- Prednisolone as preservation additive prevents from ischemia reperfusion injury in a rat model of orthotopic lung transplantation (2013)
- he lung is, more than other solid organs, susceptible for ischemia reperfusion injury after orthotopic transplantation. Corticosteroids are known to potently suppress pro-inflammatory processes when given in the post-operative setting or during rejection episodes. Whereas their use has been approved for these clinical indications, there is no study investigating its potential as a preservation additive in preventing vascular damage already in the phase of ischemia. To investigate these effects we performed orthotopic lung transplantations (LTX) in the rat. Prednisolone was either added to the perfusion solution for lung preservation or omitted and rats were followed for 48 hours after LTX. Prednisolone preconditioning significantly increased survival and diminished reperfusion edema. Hypoxia induced vasoactive cytokines such as VEGF were reduced. Markers of leukocyte invasiveness like matrix metalloprotease (MMP)-2, or common pro-inflammatory molecules like the CXCR4 receptor or the chemokine (C-C motif) ligand (CCL)-2 were downregulated by prednisolone. Neutrophil recruitment to the grafts was only increased in Perfadex treated lungs. Together with this, prednisolone treated animals displayed significantly reduced lung protein levels of neutrophil chemoattractants like CINC-1, CINC-2α/β and LIX and upregulated tissue inhibitor of matrix metalloproteinase (TIMP)-1. Interestingly, lung macrophage invasion was increased in both, Perfadex and prednisolone treated grafts, as measured by MMP-12 or RM4. Markers of anti-inflammatory macrophage transdifferentiation like MRC-1, IL-13, IL-4 and CD163, significantly correlated with prednisolone treatment. These observations lead to the conclusion that prednisolone as an additive to the perfusion solution protects from hypoxia triggered danger signals already in the phase of ischemia and thus reduces graft edema in the phase of reperfusion. Additionally, prednisolone preconditioning might also lead to macrophage polarization as a beneficial long-term effect.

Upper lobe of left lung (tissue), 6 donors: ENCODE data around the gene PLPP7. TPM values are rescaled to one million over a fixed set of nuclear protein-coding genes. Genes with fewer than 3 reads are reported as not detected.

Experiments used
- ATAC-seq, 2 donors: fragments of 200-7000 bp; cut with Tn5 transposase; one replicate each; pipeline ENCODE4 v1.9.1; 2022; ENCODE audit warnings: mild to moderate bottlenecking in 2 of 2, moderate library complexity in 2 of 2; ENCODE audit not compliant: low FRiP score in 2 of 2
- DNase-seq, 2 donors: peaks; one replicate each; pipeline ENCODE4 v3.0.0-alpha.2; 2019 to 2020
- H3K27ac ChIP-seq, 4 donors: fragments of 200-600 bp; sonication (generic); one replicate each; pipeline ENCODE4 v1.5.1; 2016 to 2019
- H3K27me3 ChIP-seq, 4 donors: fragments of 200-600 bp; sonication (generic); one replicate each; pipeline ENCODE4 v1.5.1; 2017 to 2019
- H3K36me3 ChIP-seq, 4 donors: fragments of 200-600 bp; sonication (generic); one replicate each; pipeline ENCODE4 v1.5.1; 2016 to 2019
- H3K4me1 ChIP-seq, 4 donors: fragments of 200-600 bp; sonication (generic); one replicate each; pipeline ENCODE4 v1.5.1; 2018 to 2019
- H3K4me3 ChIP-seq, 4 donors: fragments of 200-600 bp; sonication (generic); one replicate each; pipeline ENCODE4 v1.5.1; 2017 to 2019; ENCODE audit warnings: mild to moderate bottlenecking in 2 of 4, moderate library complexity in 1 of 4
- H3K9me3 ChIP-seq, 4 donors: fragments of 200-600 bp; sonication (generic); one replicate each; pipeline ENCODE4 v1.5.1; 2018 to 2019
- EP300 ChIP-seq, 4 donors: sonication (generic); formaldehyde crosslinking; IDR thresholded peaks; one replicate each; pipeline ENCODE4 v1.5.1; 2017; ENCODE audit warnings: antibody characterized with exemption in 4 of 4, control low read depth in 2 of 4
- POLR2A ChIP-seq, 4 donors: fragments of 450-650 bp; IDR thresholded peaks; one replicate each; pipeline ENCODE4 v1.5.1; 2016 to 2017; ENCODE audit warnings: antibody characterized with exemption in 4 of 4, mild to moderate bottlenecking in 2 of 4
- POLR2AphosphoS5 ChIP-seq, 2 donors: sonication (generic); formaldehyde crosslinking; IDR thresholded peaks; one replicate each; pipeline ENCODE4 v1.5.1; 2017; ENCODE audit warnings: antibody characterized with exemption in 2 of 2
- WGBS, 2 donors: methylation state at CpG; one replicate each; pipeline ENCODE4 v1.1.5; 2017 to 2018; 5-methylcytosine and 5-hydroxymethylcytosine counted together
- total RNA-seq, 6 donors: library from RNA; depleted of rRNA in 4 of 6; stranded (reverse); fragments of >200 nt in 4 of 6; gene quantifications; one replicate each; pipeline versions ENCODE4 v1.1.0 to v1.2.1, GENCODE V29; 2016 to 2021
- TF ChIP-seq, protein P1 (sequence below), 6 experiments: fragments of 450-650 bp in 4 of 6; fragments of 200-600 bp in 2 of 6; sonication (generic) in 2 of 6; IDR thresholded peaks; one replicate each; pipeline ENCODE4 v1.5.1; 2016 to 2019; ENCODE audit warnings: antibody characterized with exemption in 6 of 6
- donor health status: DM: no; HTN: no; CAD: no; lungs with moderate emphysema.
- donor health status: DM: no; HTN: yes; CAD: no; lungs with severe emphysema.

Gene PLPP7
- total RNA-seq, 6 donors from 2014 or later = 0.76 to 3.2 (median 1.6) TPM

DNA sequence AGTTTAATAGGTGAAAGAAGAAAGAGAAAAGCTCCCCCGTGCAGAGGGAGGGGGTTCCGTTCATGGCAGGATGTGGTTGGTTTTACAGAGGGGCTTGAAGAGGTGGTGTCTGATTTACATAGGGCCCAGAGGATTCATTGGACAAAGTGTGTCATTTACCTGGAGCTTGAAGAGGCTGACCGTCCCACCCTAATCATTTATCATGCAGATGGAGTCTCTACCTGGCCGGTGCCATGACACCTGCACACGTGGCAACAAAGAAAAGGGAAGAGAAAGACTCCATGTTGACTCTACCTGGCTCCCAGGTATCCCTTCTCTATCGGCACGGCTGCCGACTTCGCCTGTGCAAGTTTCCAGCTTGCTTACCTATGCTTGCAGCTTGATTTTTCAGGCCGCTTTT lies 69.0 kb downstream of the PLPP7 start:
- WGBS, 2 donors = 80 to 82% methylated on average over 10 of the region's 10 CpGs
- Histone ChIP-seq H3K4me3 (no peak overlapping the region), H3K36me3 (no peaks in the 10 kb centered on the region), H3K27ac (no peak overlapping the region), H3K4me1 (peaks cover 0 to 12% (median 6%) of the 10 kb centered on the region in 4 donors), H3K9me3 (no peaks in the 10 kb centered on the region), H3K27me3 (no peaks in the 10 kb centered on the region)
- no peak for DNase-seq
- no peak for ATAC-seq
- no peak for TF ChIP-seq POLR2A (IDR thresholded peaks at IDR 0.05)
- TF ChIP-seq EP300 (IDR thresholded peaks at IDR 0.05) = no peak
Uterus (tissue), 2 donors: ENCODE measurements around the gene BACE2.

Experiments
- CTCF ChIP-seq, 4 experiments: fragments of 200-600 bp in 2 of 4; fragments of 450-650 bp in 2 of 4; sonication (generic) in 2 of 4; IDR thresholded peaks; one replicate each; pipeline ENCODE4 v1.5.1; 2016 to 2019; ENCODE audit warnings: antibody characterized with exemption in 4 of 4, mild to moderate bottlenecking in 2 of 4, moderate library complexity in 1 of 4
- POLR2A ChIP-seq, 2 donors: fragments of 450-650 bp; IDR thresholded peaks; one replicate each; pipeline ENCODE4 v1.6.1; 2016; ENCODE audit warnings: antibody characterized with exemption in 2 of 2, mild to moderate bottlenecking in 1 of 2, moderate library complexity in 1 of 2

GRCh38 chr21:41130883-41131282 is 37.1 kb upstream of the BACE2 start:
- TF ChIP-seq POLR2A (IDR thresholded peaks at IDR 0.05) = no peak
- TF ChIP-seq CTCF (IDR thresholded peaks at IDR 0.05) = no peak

- Deguelin attenuates reperfusion injury and improves outcome after orthotopic lung transplantation in the rat (2012)